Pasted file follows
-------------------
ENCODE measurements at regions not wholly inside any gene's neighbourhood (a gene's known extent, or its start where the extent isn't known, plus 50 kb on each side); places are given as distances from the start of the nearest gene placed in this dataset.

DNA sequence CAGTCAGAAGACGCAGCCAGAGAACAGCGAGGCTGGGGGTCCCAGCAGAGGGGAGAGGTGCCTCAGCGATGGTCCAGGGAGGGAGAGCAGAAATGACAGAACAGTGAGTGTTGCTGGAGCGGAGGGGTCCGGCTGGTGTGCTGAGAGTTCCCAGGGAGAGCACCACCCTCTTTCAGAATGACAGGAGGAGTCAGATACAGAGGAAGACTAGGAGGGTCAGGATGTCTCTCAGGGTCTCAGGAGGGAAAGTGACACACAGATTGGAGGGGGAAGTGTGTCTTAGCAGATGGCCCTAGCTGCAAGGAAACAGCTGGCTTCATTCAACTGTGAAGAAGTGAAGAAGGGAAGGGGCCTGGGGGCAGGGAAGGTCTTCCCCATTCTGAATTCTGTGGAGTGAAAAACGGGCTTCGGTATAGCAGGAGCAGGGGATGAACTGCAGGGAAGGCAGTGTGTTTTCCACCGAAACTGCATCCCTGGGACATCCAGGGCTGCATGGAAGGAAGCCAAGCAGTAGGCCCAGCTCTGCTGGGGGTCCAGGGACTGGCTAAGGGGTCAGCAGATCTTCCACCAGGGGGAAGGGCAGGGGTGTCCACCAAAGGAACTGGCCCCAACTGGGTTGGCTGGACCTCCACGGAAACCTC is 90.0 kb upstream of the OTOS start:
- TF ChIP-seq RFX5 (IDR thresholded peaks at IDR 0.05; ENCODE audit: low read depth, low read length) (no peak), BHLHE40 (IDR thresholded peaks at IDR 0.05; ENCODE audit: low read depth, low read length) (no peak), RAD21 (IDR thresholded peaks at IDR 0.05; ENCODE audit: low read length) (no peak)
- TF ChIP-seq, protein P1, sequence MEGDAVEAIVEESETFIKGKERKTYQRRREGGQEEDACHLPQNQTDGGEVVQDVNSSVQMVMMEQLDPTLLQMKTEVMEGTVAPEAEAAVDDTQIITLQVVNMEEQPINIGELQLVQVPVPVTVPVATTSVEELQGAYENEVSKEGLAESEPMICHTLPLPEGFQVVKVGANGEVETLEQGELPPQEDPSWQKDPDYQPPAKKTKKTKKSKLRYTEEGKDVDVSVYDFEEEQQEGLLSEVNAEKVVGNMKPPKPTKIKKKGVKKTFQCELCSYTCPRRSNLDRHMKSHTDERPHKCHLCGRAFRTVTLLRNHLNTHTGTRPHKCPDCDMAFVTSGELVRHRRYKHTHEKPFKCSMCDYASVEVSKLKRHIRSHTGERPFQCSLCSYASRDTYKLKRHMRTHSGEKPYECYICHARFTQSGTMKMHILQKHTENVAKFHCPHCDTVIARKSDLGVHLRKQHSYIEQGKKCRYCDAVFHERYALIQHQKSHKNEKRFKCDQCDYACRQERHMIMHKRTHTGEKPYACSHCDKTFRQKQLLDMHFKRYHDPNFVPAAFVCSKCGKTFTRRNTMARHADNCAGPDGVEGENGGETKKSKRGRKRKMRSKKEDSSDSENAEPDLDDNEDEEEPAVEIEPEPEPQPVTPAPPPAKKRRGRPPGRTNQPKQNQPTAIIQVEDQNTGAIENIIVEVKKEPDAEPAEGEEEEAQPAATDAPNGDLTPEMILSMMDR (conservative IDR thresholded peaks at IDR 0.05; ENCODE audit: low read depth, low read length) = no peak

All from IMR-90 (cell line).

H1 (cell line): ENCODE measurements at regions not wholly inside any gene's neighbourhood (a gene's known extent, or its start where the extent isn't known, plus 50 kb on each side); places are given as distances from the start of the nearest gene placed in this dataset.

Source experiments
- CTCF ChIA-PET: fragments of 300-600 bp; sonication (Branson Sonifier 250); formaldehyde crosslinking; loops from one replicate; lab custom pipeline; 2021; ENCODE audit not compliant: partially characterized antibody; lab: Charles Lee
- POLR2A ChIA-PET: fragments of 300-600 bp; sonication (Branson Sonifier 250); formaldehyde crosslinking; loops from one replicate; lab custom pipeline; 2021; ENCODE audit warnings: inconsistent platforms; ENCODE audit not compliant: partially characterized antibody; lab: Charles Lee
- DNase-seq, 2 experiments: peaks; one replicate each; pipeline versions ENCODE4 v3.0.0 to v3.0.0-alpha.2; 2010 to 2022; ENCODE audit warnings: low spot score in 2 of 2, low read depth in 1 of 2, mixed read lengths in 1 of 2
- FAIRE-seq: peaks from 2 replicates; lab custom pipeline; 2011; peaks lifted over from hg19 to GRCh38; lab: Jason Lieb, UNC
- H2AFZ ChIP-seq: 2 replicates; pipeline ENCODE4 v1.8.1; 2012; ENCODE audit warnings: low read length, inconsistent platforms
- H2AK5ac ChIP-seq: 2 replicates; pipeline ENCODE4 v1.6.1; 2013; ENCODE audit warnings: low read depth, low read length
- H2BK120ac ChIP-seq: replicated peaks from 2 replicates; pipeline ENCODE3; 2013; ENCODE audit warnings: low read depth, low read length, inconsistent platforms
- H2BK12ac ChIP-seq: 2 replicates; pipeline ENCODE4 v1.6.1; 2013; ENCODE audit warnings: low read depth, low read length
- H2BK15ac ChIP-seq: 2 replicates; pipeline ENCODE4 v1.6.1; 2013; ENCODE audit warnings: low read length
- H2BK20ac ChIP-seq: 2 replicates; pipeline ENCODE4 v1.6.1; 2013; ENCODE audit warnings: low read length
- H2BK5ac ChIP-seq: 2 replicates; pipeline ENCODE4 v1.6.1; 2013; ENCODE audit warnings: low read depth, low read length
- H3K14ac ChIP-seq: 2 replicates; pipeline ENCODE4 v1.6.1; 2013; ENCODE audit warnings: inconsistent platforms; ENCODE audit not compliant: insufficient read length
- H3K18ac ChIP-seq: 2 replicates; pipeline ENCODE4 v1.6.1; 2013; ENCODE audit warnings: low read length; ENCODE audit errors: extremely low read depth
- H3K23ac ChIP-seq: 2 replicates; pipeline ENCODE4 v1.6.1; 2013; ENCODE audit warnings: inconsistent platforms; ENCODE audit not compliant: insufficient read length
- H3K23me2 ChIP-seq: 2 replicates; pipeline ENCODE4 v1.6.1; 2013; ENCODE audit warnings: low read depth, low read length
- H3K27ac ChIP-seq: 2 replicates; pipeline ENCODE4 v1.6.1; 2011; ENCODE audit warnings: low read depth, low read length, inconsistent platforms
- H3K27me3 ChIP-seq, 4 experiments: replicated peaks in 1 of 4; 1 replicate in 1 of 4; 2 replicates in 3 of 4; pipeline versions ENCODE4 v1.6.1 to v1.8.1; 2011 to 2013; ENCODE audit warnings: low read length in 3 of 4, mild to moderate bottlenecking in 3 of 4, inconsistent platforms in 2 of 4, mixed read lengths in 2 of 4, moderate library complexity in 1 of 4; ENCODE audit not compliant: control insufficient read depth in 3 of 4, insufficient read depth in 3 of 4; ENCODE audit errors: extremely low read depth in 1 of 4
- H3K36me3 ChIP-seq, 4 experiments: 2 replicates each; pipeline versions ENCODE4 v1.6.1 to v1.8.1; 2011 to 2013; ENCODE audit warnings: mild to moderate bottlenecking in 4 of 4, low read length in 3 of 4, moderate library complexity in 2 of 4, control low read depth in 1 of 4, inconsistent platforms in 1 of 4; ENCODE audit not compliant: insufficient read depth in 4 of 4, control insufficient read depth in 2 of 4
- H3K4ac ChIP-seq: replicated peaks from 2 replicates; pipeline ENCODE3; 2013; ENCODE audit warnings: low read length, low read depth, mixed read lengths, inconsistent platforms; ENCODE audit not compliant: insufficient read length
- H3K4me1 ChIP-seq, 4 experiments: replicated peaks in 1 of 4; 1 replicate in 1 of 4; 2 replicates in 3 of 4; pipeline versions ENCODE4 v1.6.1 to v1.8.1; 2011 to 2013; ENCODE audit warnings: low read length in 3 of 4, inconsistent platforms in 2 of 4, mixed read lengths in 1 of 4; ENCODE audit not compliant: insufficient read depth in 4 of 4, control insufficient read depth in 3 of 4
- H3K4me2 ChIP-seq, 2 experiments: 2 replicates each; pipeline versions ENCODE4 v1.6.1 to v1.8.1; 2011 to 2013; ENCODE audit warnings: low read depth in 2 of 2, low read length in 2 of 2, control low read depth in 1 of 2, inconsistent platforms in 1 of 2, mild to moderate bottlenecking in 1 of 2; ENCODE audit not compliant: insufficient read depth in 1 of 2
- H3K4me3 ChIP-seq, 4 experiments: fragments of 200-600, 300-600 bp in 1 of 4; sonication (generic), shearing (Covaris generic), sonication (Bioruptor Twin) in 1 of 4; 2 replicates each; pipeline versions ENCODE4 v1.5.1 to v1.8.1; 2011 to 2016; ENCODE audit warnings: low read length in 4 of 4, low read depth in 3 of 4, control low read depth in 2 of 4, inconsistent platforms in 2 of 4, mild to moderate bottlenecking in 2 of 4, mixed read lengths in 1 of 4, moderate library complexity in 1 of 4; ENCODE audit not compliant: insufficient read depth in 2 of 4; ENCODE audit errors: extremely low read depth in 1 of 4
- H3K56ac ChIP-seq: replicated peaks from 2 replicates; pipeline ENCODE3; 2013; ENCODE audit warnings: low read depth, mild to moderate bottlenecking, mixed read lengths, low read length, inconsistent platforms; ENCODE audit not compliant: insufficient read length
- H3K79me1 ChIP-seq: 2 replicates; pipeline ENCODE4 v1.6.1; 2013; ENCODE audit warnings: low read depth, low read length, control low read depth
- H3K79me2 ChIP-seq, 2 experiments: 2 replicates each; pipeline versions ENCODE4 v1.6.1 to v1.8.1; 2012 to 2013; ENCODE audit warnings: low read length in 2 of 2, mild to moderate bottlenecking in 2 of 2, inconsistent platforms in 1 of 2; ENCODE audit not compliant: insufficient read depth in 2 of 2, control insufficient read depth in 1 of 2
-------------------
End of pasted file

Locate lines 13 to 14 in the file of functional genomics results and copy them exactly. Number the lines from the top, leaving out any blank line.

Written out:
- H2AK5ac ChIP-seq: 2 replicates; pipeline ENCODE4 v1.6.1; 2013; ENCODE audit warnings: low read depth, low read length
- H2BK120ac ChIP-seq: replicated peaks from 2 replicates; pipeline ENCODE3; 2013; ENCODE audit warnings: low read depth, low read length, inconsistent platforms